Mounting pressure on Britain’s rent-to-own retailers has prompted the American backer of Perfect Home to kick off a review of options for its shareholding.
Sky News understands that Aaron's, a New York Stock Exchange-listed hire-purchase group, has hired London-based Stephens Europe to advise it on its stake in Perfect Home.
The move comes amid turmoil in the UK rent-to-own sector as its biggest players struggle to cope with more onerous regulation and signs of weakening consumer spending.
Perfect Home offers consumers credit to buy household items including furniture, televisions and domestic appliances in return for weekly repayments.
In the year to March 26, 2016, the last period for which accounts for parent company Temple Retail are available at Companies House, it recorded a pre-tax loss of £10.3m, compared to a £3.7m profit a year earlier.
The company blamed reduced high street footfall and changes to its business model necessitated by new requirements imposed by the Financial Conduct Authority.
It also warned in those accounts, which were filed in January this year, of a range of adverse consequences of the UK's decision to leave the European Union.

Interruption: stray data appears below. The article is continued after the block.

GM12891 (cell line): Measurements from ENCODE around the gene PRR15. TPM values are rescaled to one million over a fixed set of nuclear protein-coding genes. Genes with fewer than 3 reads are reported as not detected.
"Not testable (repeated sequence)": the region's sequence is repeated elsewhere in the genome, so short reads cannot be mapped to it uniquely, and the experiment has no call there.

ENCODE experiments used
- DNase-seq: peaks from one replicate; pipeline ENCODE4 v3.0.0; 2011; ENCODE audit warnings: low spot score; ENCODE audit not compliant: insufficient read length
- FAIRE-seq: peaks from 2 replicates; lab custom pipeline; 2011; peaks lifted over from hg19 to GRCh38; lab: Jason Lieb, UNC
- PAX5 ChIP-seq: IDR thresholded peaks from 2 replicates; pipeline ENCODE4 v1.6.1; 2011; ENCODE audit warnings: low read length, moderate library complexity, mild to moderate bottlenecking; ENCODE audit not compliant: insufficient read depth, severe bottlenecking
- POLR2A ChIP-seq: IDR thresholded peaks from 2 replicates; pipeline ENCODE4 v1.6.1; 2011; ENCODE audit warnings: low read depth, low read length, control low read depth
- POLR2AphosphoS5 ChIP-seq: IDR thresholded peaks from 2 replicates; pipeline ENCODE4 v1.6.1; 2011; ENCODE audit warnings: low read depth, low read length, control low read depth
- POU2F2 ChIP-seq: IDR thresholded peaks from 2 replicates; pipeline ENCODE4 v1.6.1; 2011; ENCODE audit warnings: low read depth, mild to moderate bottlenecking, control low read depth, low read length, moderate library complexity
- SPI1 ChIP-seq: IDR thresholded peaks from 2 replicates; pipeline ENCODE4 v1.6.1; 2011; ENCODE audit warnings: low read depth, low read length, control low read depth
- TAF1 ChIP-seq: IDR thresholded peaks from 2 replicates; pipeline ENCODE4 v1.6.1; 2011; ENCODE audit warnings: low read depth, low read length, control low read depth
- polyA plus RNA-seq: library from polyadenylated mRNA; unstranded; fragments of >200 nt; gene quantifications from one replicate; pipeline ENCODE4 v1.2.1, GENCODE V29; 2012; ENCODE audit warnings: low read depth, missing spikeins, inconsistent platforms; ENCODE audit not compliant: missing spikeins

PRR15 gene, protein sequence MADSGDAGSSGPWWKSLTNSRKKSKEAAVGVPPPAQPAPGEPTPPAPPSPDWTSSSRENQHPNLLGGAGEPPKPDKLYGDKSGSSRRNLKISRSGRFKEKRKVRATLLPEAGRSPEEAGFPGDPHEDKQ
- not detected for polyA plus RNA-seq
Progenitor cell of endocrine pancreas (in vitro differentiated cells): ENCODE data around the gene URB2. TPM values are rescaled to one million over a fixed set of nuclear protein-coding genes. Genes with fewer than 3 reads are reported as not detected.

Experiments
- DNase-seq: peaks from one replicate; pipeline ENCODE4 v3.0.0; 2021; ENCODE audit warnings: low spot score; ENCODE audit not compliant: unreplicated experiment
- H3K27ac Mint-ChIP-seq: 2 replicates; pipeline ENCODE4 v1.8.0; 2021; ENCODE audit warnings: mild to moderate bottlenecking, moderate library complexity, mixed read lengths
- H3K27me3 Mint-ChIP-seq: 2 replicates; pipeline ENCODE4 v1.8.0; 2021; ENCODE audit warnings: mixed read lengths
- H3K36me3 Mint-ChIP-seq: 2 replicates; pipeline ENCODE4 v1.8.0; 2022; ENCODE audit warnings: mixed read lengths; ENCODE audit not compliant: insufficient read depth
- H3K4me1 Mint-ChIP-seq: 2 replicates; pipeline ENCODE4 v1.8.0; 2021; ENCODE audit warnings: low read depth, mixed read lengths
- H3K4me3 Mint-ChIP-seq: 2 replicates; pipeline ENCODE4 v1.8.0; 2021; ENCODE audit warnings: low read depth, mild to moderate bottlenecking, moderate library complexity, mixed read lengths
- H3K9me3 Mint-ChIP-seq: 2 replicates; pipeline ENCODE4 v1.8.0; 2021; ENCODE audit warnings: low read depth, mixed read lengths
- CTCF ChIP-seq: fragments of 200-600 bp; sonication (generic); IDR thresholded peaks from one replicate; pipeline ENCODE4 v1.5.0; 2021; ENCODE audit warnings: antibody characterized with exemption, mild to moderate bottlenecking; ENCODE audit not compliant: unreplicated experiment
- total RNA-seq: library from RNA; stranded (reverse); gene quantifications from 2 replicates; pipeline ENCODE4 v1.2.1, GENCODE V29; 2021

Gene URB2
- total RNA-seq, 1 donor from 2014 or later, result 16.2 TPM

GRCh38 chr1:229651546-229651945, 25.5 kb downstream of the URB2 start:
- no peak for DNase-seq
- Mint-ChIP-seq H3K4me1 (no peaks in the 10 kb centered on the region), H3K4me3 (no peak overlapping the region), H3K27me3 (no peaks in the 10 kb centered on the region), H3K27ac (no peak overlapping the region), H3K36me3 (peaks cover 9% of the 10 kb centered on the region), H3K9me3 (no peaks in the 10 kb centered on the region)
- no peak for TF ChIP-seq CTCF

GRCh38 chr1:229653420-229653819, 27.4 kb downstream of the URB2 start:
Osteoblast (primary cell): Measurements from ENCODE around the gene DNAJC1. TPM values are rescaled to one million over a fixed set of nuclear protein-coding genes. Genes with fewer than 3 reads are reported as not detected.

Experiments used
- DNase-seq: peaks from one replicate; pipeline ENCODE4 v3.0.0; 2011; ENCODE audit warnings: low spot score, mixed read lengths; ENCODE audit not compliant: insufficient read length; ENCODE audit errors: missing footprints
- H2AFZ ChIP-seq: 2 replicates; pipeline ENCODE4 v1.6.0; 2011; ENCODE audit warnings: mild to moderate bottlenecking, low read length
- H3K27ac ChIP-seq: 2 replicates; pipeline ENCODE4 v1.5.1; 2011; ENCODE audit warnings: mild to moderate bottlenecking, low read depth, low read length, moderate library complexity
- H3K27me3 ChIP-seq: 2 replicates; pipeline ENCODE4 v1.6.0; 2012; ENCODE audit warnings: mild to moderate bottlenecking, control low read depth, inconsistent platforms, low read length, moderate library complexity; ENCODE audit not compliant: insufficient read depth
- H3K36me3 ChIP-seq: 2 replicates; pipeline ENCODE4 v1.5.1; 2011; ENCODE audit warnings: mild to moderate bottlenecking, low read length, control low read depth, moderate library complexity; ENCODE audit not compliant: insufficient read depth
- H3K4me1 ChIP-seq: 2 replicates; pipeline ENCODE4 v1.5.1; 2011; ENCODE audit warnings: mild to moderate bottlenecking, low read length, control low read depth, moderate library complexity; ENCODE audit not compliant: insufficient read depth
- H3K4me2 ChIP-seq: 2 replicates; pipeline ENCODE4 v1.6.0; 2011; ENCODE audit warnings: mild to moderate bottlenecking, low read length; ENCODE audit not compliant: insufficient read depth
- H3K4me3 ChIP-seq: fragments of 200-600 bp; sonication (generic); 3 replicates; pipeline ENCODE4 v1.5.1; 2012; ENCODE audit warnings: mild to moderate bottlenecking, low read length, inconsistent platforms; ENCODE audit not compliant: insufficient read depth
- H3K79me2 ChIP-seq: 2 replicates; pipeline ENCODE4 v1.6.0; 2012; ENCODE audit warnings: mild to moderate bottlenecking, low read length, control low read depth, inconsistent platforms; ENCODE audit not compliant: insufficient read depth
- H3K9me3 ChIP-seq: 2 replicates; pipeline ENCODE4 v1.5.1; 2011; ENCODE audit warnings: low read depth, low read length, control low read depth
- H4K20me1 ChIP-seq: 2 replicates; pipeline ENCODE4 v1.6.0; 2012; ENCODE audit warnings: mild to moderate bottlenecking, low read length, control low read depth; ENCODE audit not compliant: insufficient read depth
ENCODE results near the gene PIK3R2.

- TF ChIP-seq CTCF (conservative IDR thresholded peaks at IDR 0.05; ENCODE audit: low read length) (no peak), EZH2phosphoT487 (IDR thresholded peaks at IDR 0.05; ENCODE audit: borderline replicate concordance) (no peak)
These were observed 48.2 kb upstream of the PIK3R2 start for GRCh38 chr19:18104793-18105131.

Perfect Home's parent said "long-term weakness" in the value of sterling would "inevitably lead to upward pressure on prices for customers as hedging strategies unwind".
It also highlighted the risks to an arrangement under which it uses EU passporting rights to write insurance business for UK customers from an operation in Malta.
"A failure to secure continued and reciprocal access to the European single market will require these arrangements to be replaced with a UK-based insurance arrangement, which may lead to higher operating and solvency costs for the Group," its accounts said.
It is unclear whether that option has been exercised, but an ambition to double Perfect Home's store estate from the 45 shops it had six years ago has been abandoned as consumers shift their buying habits to digital channels.
A spokeswoman for Perfect Home indicated that the chain now has fewer than 20 outlets.
The review of Aaron's stake comes as BrightHouse, the sector's biggest operator, nears a restructuring deal that would see it taken over by a group of hedge funds, which is expected to be finalised just weeks after it was named in the Paradise Papers as being part-owned by the private estate that funds the Queen.
BrightHouse has been through a torrid period, with the FCA recently ordering it to repay nearly 250,000 customers for failing to act as a "responsible lender" .
Alteri Investors, the biggest holder of BrightHouse's bonds, has reached an agreement in principle with the other major bondholders, which include Highbridge Capital Management, HSBC and Oceanwood Capital Management.
Advisers to BrightHouse launched a formal sale process for the struggling company last week by reaching out to prospective buyers, although few observers expect anyone other than the bondholders to gain control of the company.
Buy As You View, another large player in the market, collapsed into administration in September.